Some 40% of critically ill patients who have access to tracheal to support their breathing suffer from a life-threatening problem, according to a study from the National University of Scotland. Ireland Galway has appeared.
The study, published today in JAMA: Journal of the American Medical Association, involved 2,964 critically ill men and women. It was conducted across 29 countries from 1 October 2018 to 31 July 2019 to determine the risk of adverse events occurring from the aggressive method.
The study was co-authored by John Laffey, Professor of Intensive Care Medicine at NUI Galway and Consultant in Anesthesia and Intensive Care Medicine at Galway University Hospital.
“Placing a patient with a serious illness on an air conditioner is one of the most common types of life support we can offer someone in intensive care,” said Dr Laffey.
“But to provide this treatment clinicians need to perform tracheal intubation – an invasive procedure where a tube is inserted through the mouth into the windpipe.
“Better knowledge and understanding of the problems associated with this procedure is especially important as we address the impact of Covid-19. The pandemic is forcing us to treat physicians. doing a lot more of these methods and as usual and understanding the problems associated with them is the first step to finding ways to avoid them in the future, and hopefully the risk to them. reduce our patients. ”
Results from the INTUBE research study were presented by Professor Laffey at the Critical Care Association Conference.
Key findings included:
- 45.2% of patients experienced at least one life-threatening problem.
- Some 42.6% of patients suffered from severe cardiovascular instability.
- 272 patients, 9.3% of those in the study, suffered severe hypoxemia or very low oxygen levels.
- 93 patients, 3.1% of those in the study, suffered a heart attack.
- Patients at risk of hemodynamic instability had life-threatening complications prior to admission.
- Successful tracheal attachment on the first attempt of the procedure was associated with a lower risk of complications compared with repeated intubation attempts.
Dr Laffey said: “As clinicians we have little knowledge of tracheal intubation problems, how they affect our patients and how we can reduce the risk.
“Our research shows an incredibly high frequency of life-threatening complications associated with the procedure – with almost half of patients affected in this way. More importantly it shows that some of these problems could be prevented by different approaches and that we can improve outcomes for patients undergoing these high-risk procedures.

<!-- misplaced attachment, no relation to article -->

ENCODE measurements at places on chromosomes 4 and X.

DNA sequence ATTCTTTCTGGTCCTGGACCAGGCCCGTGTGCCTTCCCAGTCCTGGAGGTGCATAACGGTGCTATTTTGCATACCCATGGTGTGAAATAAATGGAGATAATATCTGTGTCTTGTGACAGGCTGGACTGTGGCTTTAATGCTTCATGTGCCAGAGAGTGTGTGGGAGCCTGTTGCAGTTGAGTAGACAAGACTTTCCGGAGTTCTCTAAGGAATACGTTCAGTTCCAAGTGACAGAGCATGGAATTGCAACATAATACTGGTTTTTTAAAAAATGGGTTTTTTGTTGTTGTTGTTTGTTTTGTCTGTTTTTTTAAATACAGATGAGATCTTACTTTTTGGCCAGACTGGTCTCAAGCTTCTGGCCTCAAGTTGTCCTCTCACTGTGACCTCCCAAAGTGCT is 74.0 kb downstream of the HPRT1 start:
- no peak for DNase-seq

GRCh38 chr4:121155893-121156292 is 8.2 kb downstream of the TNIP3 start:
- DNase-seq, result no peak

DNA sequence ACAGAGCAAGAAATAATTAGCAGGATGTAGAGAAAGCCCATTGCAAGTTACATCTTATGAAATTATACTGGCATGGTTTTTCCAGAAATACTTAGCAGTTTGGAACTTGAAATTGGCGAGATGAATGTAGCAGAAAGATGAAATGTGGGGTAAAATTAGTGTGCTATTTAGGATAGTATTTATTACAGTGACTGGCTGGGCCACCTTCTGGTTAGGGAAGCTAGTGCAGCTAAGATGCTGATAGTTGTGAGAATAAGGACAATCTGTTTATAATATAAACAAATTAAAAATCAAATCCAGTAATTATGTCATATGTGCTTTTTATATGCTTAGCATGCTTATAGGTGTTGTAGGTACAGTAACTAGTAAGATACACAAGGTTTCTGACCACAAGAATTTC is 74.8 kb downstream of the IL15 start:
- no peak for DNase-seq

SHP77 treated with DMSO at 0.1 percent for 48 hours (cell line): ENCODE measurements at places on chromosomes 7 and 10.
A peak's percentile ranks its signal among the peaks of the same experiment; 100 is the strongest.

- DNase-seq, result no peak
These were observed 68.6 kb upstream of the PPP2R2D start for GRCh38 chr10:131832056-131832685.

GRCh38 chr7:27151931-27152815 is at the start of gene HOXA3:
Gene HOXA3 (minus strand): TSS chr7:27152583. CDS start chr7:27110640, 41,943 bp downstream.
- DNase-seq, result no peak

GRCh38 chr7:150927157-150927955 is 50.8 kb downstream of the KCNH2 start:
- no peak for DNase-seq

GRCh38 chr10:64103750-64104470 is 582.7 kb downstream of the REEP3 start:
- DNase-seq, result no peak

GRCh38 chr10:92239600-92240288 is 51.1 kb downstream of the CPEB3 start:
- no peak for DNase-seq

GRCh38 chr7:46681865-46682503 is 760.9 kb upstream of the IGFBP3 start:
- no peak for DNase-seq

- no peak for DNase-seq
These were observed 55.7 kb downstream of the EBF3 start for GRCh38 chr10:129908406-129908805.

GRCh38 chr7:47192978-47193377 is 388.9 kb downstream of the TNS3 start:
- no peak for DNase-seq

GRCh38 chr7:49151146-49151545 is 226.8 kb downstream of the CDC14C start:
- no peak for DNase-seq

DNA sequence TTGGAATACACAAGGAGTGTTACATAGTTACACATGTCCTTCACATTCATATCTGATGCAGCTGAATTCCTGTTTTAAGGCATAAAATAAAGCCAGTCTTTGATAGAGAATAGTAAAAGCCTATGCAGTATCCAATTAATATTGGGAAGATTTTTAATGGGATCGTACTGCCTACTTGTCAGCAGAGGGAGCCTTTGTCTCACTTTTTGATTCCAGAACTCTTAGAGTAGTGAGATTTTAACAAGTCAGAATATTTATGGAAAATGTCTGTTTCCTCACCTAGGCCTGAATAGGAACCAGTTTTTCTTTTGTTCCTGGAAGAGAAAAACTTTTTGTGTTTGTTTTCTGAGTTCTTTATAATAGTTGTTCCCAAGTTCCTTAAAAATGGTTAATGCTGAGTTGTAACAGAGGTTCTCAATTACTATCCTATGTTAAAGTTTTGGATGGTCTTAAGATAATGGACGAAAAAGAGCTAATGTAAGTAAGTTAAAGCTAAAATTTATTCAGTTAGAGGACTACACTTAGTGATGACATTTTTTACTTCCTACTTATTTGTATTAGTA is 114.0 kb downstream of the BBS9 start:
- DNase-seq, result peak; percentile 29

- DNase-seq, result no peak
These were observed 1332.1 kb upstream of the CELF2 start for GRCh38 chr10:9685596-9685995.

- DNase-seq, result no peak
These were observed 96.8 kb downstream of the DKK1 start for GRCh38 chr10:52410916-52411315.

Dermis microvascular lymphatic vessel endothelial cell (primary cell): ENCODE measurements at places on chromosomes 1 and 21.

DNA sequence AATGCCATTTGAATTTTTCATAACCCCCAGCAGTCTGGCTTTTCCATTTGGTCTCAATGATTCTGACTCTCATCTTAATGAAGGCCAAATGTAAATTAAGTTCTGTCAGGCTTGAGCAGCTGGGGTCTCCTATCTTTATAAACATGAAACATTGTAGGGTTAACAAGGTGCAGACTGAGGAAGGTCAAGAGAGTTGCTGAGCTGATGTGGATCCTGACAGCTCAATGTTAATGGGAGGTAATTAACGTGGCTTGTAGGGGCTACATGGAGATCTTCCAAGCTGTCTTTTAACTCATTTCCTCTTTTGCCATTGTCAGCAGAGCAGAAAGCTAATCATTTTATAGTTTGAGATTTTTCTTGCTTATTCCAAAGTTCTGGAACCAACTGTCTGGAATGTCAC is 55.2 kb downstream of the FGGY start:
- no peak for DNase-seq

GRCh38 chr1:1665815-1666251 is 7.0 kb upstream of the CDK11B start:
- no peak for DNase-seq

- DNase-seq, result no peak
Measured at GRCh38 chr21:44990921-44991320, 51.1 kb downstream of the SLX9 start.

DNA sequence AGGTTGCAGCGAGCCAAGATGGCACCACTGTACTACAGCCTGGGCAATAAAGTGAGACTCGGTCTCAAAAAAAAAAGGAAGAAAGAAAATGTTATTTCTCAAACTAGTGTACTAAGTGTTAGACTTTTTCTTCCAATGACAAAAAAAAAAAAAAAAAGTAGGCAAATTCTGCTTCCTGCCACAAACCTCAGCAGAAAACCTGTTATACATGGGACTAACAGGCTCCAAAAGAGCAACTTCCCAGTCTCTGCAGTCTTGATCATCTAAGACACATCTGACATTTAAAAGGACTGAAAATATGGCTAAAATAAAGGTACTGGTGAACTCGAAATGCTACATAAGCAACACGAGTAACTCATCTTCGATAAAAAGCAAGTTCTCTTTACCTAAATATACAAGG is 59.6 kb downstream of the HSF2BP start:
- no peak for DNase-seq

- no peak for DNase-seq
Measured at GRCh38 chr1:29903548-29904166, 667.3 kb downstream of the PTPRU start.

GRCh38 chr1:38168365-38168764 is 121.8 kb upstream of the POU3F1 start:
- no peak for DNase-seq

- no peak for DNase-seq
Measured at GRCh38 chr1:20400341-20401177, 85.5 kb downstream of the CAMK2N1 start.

“Of particular concern is the fact that our research showed that patients suffering from intubation-related side effects were more likely to die either in the intensive care unit or within 28 days of the adverse event. . ”
Professor Tim O’Brien, Dean of the College of Medicine, Nursing and Health Sciences at NUI Galway, and Consultant Physician with Saolta University Healthcare Group, said: “Clinical research in intensive care units is challenging but extremely important. guiding clinical practice and is essential to improving survival rates. Such studies have a significant impact on clinical practice and indeed the relevance of this study is strengthened as a result of Covid. ”
Kevin Clarkson, Clinical Director for Critical and Perioperative Care at Saolta Hospital Group / Galway University Hospital, said: “This international observational study, which involved NUI Galway and Shaolta Hospital Group researchers, reinforces the continuing need to invest in postgraduates. training, equipping and imitation in this dangerous environment.
“The study sheds light on areas of use that need improvement and could lead to better patient outcomes. In particular, there are instruments to detect tracheal entry and the use of equipment to detect carbon dioxide. properly positioned breathing tube clear opportunities to reduce risk Opportunities at local University Hospital level, regional organizations and national training body programs are essential along with participation in such research to meet the real needs of patients from the onset of the serious illness. ”
Notes to editors
A copy of the paper can be obtained on the INTUBE study – Internal observation study to understand the impact and practices of BEst in airway management in critically ill patients – on request. Link to the paper on the Journal of the American Medical Association: https: /
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